Market Forces Create Shorter Holiday Pause

Market Forces Create Shorter Holiday Pause
A year like no other…Our typical “bell curve” of market activity was altered this last year by the global pandemic which in turn created a demand from urban dwellers for more suburban locales. We experienced a summer with a very brief pause in activity levels – even with wildfires raging and power safety shutoffs at hand – that would have typically caused buyers to pause while they go about their traditional mid-late summer activities, and during the ardently most sluggish period of our annual cycle, mid-December through mid-January, it felt like a modest few days of distraction versus an entire month.
According to BAREIS MLS, December’s data points indicate that Sonoma County buyers successfully contracted to purchase 355 single-family homes – 46 percent higher than just a year earlier. Property owners delivered 179 new listings to the market during the period while the County saw a stunning, and trend affirming, 421 sales reach fruition by months end – 31 percent greater than a year ago. The compression within our markets is easily understood by realizing that the spike in buyer demands coupled with reluctant seller’s over time creates a chasm that inevitably forces prices higher to tempt sellers to market. This immense activity is causing available inventory to zoom off the shelves while less is being restocked, leaving just 500 single-family homes to carry over into the new year – a stunning 22 percent fewer available listings than in 2019 and a level I have not seen us dipped to in my 30 years of representing sellers and buyers – while also establishing one of the Bay Area’s highest absorption rates of 84 percent.
The absorption rate is calculated by dividing the total number of homes sold in a month by the total number of homes available for sale at the end of the same month. A high absorption rate – 20 percent and above – indicates that the supply of available homes will shrink rapidly, thereby increasing the odds that an owner will sell a property in a shorter period. Conversely, an absorption rate below 15 percent is indicative of a buyer’s market, meaning homes are selling more slowly.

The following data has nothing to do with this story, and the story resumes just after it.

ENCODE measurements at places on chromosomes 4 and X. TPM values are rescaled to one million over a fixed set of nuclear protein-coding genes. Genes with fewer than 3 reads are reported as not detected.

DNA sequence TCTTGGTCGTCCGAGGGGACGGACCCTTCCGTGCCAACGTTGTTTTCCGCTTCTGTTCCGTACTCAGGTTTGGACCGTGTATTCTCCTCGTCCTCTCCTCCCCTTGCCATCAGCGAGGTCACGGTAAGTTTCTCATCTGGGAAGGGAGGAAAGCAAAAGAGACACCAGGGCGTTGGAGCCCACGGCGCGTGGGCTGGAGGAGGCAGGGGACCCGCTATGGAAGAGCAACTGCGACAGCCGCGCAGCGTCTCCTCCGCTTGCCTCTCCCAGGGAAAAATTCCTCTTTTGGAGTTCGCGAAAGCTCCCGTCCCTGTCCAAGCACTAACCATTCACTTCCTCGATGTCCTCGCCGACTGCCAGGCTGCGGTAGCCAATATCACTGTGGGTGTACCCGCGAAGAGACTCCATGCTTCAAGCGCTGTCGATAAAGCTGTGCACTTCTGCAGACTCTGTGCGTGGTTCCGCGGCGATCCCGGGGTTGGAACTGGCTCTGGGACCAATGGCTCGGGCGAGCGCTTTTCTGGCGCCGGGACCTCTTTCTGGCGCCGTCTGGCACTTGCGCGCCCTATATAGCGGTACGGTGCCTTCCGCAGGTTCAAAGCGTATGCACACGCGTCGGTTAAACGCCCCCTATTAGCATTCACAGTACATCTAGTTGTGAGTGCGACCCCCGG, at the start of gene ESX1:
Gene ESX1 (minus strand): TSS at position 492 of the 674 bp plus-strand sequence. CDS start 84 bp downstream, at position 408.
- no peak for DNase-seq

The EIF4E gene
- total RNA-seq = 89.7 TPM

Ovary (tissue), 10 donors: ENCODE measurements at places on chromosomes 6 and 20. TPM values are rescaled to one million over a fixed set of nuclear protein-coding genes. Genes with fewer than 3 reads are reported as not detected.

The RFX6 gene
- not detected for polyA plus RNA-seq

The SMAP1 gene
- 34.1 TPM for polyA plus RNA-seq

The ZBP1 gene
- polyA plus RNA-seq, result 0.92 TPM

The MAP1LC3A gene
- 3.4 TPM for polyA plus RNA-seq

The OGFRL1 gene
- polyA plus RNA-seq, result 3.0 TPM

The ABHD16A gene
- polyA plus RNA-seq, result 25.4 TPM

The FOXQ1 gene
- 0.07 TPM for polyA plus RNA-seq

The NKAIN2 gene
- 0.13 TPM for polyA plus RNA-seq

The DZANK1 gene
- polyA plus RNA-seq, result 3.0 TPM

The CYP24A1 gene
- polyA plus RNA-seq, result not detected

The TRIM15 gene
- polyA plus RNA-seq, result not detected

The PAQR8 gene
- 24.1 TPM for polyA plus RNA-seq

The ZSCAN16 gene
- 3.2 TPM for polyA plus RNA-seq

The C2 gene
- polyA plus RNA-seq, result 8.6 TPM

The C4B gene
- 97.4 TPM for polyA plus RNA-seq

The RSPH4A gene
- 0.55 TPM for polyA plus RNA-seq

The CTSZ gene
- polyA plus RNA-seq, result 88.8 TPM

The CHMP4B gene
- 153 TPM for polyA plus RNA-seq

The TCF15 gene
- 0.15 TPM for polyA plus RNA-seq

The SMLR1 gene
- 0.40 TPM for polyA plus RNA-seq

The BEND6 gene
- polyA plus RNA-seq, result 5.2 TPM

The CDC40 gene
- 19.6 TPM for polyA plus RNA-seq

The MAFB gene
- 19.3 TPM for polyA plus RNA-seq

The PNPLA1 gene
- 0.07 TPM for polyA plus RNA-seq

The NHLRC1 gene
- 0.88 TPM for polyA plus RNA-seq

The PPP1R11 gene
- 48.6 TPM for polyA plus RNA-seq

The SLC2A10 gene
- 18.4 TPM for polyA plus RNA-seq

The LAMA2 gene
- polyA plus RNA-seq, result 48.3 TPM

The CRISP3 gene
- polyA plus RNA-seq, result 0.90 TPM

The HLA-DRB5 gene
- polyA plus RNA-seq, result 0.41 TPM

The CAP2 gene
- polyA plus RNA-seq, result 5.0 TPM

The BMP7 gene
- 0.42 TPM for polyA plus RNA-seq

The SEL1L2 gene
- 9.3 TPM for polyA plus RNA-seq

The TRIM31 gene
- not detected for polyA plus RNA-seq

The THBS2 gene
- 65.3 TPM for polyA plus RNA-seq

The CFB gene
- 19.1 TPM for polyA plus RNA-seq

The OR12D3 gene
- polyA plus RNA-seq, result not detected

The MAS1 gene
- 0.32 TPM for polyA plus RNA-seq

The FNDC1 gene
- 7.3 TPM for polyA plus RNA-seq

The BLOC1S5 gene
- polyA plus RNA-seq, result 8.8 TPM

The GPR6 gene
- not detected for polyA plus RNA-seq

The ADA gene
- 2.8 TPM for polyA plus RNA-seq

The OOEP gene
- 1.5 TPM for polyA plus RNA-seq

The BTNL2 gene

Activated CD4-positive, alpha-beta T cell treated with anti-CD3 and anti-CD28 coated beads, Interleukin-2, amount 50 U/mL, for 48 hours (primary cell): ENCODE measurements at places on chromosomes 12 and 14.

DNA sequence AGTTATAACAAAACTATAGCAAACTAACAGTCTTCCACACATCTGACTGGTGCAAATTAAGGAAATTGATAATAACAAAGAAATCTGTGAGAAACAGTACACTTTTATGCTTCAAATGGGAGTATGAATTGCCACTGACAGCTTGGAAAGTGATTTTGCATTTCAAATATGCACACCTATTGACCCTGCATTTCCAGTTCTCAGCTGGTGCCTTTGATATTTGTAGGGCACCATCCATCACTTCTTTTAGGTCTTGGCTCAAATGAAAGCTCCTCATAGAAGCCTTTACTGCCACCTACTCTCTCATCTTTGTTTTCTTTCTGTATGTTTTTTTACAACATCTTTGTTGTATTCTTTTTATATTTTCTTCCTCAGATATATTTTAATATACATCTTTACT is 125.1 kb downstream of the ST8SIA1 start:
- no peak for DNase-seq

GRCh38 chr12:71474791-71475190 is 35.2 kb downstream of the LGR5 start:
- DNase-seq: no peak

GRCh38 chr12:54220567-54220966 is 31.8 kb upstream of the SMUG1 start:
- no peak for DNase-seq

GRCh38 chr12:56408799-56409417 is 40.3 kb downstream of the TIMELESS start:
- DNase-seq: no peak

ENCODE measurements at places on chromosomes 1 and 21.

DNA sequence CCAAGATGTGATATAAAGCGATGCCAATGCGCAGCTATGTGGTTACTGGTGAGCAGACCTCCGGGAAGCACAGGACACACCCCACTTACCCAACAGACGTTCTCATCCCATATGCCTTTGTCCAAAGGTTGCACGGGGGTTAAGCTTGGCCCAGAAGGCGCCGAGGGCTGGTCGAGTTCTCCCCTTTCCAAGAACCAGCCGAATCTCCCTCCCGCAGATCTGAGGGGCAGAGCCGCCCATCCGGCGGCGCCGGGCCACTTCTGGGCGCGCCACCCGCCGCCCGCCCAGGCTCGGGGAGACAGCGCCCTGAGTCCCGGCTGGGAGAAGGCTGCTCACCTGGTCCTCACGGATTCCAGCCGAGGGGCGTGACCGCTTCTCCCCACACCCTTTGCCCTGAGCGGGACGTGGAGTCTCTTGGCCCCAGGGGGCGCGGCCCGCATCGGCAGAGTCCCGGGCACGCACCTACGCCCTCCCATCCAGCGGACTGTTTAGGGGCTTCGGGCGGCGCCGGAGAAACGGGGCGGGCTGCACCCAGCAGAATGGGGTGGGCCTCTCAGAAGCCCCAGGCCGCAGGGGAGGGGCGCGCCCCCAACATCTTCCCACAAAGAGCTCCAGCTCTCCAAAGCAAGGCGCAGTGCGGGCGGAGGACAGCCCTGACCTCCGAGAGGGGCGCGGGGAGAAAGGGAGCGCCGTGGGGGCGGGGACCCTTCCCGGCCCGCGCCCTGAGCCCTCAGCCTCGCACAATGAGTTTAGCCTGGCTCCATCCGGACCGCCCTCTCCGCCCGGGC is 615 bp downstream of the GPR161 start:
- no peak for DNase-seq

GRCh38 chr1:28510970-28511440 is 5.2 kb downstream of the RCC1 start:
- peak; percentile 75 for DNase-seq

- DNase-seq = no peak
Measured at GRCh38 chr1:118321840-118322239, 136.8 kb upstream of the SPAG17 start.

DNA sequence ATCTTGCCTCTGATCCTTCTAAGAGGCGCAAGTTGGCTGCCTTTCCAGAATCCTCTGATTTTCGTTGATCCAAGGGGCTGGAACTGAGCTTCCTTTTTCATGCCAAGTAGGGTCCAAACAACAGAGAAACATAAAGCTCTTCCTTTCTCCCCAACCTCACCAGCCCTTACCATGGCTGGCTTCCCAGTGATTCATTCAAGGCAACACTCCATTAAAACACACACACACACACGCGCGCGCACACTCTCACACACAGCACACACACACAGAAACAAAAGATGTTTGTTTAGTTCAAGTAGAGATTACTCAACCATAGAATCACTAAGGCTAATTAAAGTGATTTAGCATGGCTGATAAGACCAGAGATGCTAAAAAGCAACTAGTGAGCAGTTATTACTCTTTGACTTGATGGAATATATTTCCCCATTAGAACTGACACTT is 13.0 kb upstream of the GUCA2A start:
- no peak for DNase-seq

Marin County’s marketplace is running even hotter than its neighbor to the North. December showcased just 57 new single-family offerings with buyers promptly absorbing 146 into consummated contracts – 68 percent greater than in 2019. Sellers closed out 238 transactions during the period - compared with 154 last year at this same time - leaving the entire region with only 154 homes available for buyers to peruse this month. Marin’s extreme pace indicates an absorption rate of 155 percent – providing further evidence of the deurbanization movement away from the core Bay Area metropolises.
Napa County’s markets are benefitting from the trends expressed above with sellers rallying to deliver a mere 38 new homes to market this last month – 22 percent fewer than in 2019. That said, buyers rang the bell on placing 79 new deals into escrow while sellers closed out a remarkable 128 sales in the period – 42 percent above last year - leaving this region with just 183 homes available to the marketplace as we move along into 2021. This stint of activity showcased a 70 percent absorption rate and further denotes a supply shortened market ahead.
The immense activity noted above coupled with the best interest rates on loans ever should continue to propel our markets ahead. If your goal for the new year is to be in your new home, then the early bird gets the worm! 

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